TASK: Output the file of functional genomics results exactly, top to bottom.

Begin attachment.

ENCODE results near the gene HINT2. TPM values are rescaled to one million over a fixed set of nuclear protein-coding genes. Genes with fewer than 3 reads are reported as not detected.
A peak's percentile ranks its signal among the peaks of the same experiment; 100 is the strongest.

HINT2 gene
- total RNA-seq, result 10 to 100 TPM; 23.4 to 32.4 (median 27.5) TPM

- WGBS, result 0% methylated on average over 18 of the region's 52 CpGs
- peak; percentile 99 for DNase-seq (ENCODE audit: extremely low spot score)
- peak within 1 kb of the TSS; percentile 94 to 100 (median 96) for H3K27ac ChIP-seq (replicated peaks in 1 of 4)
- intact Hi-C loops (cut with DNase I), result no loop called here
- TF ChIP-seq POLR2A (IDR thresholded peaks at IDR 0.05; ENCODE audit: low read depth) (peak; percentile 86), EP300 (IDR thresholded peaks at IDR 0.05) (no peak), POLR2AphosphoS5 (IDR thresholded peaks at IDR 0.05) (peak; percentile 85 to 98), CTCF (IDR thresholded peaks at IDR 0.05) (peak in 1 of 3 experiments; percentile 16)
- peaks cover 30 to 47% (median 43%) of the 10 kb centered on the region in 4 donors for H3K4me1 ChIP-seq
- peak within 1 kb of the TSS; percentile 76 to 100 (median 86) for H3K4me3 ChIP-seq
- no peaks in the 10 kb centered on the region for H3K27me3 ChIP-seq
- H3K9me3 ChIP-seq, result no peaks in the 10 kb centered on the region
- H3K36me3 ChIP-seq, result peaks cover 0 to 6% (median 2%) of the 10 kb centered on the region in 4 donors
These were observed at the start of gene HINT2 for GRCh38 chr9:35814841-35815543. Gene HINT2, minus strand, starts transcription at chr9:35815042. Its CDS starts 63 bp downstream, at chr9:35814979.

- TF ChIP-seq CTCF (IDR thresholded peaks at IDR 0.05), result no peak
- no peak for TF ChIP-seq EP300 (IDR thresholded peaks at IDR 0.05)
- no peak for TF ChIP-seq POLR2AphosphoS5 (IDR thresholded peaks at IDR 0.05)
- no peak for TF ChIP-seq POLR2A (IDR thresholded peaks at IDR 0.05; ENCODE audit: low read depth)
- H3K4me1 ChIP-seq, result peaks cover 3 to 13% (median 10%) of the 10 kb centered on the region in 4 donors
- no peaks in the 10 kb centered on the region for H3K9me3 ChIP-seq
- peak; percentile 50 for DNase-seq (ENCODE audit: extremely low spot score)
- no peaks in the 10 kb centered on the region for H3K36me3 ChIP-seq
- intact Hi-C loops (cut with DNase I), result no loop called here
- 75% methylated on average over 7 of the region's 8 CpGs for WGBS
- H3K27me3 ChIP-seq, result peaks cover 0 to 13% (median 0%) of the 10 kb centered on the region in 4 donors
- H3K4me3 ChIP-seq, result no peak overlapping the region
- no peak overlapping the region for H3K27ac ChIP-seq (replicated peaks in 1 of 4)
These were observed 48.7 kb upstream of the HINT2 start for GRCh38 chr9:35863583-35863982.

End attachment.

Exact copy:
ENCODE results near the gene HINT2. TPM values are rescaled to one million over a fixed set of nuclear protein-coding genes. Genes with fewer than 3 reads are reported as not detected.
A peak's percentile ranks its signal among the peaks of the same experiment; 100 is the strongest.

HINT2 gene
- total RNA-seq, result 10 to 100 TPM; 23.4 to 32.4 (median 27.5) TPM

- WGBS, result 0% methylated on average over 18 of the region's 52 CpGs
- peak; percentile 99 for DNase-seq (ENCODE audit: extremely low spot score)
- peak within 1 kb of the TSS; percentile 94 to 100 (median 96) for H3K27ac ChIP-seq (replicated peaks in 1 of 4)
- intact Hi-C loops (cut with DNase I), result no loop called here
- TF ChIP-seq POLR2A (IDR thresholded peaks at IDR 0.05; ENCODE audit: low read depth) (peak; percentile 86), EP300 (IDR thresholded peaks at IDR 0.05) (no peak), POLR2AphosphoS5 (IDR thresholded peaks at IDR 0.05) (peak; percentile 85 to 98), CTCF (IDR thresholded peaks at IDR 0.05) (peak in 1 of 3 experiments; percentile 16)
- peaks cover 30 to 47% (median 43%) of the 10 kb centered on the region in 4 donors for H3K4me1 ChIP-seq
- peak within 1 kb of the TSS; percentile 76 to 100 (median 86) for H3K4me3 ChIP-seq
- no peaks in the 10 kb centered on the region for H3K27me3 ChIP-seq
- H3K9me3 ChIP-seq, result no peaks in the 10 kb centered on the region
- H3K36me3 ChIP-seq, result peaks cover 0 to 6% (median 2%) of the 10 kb centered on the region in 4 donors
These were observed at the start of gene HINT2 for GRCh38 chr9:35814841-35815543. Gene HINT2, minus strand, starts transcription at chr9:35815042. Its CDS starts 63 bp downstream, at chr9:35814979.

- TF ChIP-seq CTCF (IDR thresholded peaks at IDR 0.05), result no peak
- no peak for TF ChIP-seq EP300 (IDR thresholded peaks at IDR 0.05)
- no peak for TF ChIP-seq POLR2AphosphoS5 (IDR thresholded peaks at IDR 0.05)
- no peak for TF ChIP-seq POLR2A (IDR thresholded peaks at IDR 0.05; ENCODE audit: low read depth)
- H3K4me1 ChIP-seq, result peaks cover 3 to 13% (median 10%) of the 10 kb centered on the region in 4 donors
- no peaks in the 10 kb centered on the region for H3K9me3 ChIP-seq
- peak; percentile 50 for DNase-seq (ENCODE audit: extremely low spot score)
- no peaks in the 10 kb centered on the region for H3K36me3 ChIP-seq
- intact Hi-C loops (cut with DNase I), result no loop called here
- 75% methylated on average over 7 of the region's 8 CpGs for WGBS
- H3K27me3 ChIP-seq, result peaks cover 0 to 13% (median 0%) of the 10 kb centered on the region in 4 donors
- H3K4me3 ChIP-seq, result no peak overlapping the region
- no peak overlapping the region for H3K27ac ChIP-seq (replicated peaks in 1 of 4)
These were observed 48.7 kb upstream of the HINT2 start for GRCh38 chr9:35863583-35863982.